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  • Writer's pictureRosie Burbidge

When is purchasing an old trade mark a good idea?

Trade mark infringement, honest concurrent use and so-called “moribund marks” were the focus of an interim decision in a case concerning alleged infringement of the claimant's trade marks STEALTH and STEALTH VR (stylised) for gaming headsets: ABP Technology Ltd v Voyetra Turtle Beach, Inc. & Anor (Rev1).

ABP Technology claimed that the defendants’ use of the STEALTH sign for video game headsets infringed its UK trade marks registered in relation to audio headsets for playing video games. The defendants claimed honest concurrent use, and later tried to amend their claim following the purchase of an earlier registered trade mark for STEALTH, which they deployed “as a sword and a shield”.

In his judgment on 19 November 2021, Mr Justice Miles dismissed an application for summary judgment, and allowed some amendments to the defence and counterclaim.

Honest concurrent use

The judge said the case was not appropriate for summary judgment as the court needed to investigate the defence of honest concurrent use based on evidence presented at a hearing. As the judge put it:

The authorities suggest that the investigation is multi-factorial. It also seems to me that the court may be assisted by further and fuller evidence about the trading of the two businesses from 2014 onwards. It may also be relevant to the court's determination to hear evidence about the perceptions of consumers.

Moribund marks

The judge permitted the defendant's amendment to its defence and counterclaim for infringement on discretionary grounds but refused the defendants’ counterclaim that ABP’s marks were invalidly registered because ABP had acquired an earlier mark.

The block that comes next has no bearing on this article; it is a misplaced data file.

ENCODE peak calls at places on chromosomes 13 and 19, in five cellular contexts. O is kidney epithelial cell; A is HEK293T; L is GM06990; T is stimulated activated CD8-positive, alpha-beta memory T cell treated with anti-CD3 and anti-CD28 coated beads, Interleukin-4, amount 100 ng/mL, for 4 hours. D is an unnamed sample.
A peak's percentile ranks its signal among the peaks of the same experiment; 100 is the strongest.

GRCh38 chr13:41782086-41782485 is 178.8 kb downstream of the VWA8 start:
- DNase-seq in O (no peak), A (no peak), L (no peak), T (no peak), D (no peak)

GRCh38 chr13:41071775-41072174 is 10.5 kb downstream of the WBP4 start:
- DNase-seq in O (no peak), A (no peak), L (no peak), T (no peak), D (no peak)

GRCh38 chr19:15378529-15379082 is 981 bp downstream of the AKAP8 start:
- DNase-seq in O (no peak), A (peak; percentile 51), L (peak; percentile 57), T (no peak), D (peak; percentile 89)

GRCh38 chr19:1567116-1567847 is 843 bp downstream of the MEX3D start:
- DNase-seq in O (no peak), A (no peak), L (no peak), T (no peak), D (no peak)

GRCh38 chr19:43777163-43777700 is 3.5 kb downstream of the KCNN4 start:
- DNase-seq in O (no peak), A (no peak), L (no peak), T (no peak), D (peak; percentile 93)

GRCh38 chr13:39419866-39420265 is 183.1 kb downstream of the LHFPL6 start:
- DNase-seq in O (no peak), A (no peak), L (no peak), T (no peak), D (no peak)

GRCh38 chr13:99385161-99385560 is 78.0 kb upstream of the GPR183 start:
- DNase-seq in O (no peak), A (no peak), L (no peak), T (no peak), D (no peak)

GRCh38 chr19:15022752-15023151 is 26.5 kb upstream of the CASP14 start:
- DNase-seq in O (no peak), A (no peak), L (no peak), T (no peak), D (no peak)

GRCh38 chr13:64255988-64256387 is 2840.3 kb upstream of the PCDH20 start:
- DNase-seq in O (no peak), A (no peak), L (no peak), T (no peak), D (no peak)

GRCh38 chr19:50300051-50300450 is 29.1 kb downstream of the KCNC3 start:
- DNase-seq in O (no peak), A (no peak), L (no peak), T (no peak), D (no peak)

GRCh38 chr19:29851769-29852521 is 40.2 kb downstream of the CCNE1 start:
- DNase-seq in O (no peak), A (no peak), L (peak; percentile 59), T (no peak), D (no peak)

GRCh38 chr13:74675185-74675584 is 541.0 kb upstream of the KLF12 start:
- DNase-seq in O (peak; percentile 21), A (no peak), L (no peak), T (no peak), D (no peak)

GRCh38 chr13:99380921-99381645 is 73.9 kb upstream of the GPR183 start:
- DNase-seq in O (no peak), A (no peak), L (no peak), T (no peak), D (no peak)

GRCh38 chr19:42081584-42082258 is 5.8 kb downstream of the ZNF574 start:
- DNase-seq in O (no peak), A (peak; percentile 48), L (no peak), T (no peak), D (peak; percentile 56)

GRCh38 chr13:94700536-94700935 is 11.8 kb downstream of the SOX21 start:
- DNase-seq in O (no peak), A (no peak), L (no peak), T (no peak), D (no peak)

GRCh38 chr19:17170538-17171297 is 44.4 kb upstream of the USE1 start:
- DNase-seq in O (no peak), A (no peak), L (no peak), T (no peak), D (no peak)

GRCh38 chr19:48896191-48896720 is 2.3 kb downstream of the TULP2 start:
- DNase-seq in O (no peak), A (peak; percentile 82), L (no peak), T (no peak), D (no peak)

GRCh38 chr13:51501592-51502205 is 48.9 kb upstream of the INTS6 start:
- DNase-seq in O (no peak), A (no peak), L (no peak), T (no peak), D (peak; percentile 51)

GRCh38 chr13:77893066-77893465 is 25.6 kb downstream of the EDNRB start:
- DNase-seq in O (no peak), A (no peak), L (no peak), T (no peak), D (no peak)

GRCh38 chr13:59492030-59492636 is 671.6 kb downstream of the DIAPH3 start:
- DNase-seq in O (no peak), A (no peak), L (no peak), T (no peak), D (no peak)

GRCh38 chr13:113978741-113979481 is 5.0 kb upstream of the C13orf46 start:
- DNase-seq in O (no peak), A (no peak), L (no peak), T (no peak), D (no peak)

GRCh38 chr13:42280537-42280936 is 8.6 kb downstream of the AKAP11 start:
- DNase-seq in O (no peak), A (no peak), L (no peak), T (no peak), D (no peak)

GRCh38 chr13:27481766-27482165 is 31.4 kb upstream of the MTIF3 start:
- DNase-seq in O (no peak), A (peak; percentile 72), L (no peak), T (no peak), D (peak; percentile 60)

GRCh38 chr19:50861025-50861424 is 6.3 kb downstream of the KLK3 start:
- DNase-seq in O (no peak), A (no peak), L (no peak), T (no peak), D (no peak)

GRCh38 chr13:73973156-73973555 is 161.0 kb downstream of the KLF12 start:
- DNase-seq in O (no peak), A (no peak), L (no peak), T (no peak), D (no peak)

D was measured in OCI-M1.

Miles J noted that the invalidity claim was not realistically arguable as the natural and ordinary reading of the statute is that use of a trade mark should be by the proprietor or with their consent during the relevant five-year period (which was before the defendant acquired the mark). The alternative interpretation would be “inimical to legal certainty” as businesses should be able to obtain information about the use of marks in the real world:

A moribund mark that had not been used for five years by its proprietor or with the consent of the proprietor could (according to the defendants) be successfully resurrected years later by the simple expedient of transferring it to a third party who had happened to use the same mark (without owning it or having any consent) during the five years before the date of registration of the later trade mark.

What does this mean?

This judgment is the latest chapter in a complex and protracted dispute between the parties over the STEALTH trade marks, following earlier proceedings at the UK IPO.

As the application for summary judgment has been dismissed, the issues are likely to be heard fully in court. It will be particularly interesting to see what the court finds in relation to honest concurrent use and the impact of the acquisition of the earlier mark.

To find out more about the issues raised in this blog contact Rosie Burbidge, Intellectual Property Partner at Gunnercooke LLP in London -


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